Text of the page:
Saturday, March 26, 2011
Old Man's War
Recently, a little bored with reading the same old thing over and over again; I started reading science fiction again. I read sci-fi voraciously as a youngster, got into it again in a big way in the late 80s/early 90s, and read very little for the last fifteen plus years. There are a lot of advantages to this approach: you’ve let enough time pass you can go back and re-read old favorites, finding them somewhat fresh after so long, and there is sure to have been a lot of good books published while you were away.
I don’t intend to do any real reviews of the sci-fi I read. Other than a second major in mathematics, I don’t have any real scientific knowledge, and I don’t think I would grow as a person reading the comments explaining how I must be a complete moron because I incorrectly explained the formula to express a closed thermodynamic system. At least from the outside, the sci-fi community seems amazingly argumentative and devoted to feuds, often over the most trivial things. Science fiction writers and readers range from the obsessively politically correct to proudly politically insensitive, and are willing to write tens of thousands of words to fight over things you wouldn’t even notice, let alone hold a grudge over.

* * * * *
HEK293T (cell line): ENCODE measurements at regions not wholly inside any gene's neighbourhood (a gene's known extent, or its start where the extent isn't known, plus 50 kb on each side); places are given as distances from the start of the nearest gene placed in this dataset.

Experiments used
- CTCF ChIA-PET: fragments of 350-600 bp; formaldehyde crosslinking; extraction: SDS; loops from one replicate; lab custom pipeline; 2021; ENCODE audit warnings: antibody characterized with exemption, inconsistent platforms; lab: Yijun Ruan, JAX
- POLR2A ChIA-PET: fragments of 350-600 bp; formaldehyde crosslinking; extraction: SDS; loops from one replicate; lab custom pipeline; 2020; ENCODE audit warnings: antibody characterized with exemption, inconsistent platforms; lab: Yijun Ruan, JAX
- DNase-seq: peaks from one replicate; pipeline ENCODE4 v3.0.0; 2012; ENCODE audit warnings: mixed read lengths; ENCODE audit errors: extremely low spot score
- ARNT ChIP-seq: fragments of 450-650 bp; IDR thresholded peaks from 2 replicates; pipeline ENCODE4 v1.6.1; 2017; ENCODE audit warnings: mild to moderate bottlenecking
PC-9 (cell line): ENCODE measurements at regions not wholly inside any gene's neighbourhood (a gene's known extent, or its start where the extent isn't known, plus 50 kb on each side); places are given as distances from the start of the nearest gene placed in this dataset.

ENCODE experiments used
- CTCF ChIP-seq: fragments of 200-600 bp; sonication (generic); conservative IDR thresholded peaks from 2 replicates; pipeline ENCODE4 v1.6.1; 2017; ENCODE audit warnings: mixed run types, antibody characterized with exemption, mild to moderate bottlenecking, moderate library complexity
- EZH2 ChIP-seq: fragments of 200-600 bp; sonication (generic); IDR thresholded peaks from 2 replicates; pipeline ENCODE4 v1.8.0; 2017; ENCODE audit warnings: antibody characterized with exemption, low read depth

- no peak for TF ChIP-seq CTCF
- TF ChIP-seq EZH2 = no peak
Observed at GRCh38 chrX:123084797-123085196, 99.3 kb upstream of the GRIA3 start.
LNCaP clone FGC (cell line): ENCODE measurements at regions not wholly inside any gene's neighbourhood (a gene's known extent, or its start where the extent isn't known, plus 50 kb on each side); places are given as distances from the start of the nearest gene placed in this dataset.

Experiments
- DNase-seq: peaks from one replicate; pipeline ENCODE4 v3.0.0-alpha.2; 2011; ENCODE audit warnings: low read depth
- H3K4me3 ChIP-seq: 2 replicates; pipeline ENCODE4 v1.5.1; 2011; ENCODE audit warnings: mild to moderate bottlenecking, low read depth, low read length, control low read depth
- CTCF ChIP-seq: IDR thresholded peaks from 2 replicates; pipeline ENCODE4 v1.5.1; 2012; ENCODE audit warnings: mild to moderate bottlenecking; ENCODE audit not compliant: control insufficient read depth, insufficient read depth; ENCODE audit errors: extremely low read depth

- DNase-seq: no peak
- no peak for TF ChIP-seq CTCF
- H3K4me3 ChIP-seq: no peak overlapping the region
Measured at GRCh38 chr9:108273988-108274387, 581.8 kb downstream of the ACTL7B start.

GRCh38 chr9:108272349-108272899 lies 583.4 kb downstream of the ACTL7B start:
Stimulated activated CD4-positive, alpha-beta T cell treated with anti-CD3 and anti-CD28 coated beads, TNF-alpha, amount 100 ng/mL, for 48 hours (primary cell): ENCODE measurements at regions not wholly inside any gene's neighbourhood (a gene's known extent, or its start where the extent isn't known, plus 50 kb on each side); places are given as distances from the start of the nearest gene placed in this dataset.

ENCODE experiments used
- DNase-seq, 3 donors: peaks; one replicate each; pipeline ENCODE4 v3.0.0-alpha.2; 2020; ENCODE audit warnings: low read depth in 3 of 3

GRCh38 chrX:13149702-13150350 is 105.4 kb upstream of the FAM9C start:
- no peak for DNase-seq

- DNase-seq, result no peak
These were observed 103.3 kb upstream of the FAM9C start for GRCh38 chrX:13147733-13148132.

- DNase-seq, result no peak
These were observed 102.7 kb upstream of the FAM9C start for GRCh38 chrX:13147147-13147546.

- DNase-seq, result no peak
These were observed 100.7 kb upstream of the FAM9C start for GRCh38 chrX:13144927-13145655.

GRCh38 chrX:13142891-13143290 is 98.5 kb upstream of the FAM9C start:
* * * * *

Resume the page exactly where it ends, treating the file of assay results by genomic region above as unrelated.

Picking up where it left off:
(My use of the term “sci-fi” in place of science fiction is enough to piss a large number of people off. I read a comment by a noted sci-fi author where he stated calling science fiction “sci-fi” was the same as calling a black person the “n-word.” Which is so ludicrous I had to use it, despite the knowledge it may be a provocation.)
Without going into detail, I do want to recommend sci-fi books from time to time, although anyone who reads the genre on a regular basis knows these books pretty well. With that in mind, I would like to whole-heartedly recommend John Scalzi’s Old Man’s War series. I just finished reading the first three books, Old Man’s War, The Ghost Brigades, and The Last Colony. They are wonderful stuff, heavily influenced by Robert Heinlein and Joe Haldeman, particularly the respective authors’ books Starship Troopers and The Forever War. They are military science fiction with a conscience and a surprising amount of humor, very well done, and I read through the three of them in just a couple of days. My only regret is I won’t get to read them again for the first time.